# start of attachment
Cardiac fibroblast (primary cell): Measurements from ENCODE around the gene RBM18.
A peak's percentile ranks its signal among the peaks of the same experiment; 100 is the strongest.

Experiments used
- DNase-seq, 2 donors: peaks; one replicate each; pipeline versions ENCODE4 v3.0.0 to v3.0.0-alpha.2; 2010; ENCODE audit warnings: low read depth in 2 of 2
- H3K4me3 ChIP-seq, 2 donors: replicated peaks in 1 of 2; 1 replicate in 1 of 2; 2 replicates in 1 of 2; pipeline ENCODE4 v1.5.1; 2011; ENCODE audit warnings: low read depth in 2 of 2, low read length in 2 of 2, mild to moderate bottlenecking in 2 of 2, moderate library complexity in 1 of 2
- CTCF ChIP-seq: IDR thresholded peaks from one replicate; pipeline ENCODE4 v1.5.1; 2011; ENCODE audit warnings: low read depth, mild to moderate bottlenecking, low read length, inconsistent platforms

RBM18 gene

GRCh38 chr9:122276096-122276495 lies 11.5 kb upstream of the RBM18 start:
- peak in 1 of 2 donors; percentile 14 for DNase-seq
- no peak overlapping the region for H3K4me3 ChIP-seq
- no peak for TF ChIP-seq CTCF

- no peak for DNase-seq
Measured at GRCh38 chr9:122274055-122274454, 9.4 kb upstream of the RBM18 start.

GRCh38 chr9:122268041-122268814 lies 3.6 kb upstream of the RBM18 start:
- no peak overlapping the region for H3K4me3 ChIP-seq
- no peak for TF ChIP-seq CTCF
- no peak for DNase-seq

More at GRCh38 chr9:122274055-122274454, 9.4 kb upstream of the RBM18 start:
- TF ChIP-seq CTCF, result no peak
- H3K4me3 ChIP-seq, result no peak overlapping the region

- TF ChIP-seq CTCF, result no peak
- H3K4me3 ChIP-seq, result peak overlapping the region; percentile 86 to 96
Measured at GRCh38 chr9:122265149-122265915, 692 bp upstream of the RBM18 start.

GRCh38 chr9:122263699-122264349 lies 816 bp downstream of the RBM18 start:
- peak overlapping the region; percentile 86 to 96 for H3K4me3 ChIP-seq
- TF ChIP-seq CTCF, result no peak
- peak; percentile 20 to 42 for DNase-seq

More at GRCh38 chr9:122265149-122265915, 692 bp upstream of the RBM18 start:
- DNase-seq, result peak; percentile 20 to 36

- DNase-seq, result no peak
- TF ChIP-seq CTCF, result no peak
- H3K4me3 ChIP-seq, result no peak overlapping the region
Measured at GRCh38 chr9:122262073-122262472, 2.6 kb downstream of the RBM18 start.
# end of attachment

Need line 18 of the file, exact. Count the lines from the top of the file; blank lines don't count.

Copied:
More at GRCh38 chr9:122274055-122274454, 9.4 kb upstream of the RBM18 start: